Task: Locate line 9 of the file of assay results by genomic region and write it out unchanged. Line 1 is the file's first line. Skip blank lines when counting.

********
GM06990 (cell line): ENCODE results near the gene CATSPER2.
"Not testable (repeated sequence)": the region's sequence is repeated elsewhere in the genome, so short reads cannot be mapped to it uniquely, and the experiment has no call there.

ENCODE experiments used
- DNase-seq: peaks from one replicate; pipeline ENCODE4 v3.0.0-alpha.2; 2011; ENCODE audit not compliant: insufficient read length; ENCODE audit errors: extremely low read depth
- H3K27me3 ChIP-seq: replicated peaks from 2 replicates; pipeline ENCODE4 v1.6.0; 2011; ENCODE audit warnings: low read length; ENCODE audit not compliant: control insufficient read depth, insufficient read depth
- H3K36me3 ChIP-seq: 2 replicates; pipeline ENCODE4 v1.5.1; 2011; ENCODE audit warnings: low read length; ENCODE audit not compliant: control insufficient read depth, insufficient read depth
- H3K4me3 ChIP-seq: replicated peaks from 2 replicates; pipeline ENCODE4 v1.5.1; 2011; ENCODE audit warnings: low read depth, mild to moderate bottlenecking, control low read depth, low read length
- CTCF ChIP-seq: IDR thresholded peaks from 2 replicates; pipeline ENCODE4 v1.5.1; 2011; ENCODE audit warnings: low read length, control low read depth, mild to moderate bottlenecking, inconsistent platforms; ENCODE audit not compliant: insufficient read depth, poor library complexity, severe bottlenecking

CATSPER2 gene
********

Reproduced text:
CATSPER2 gene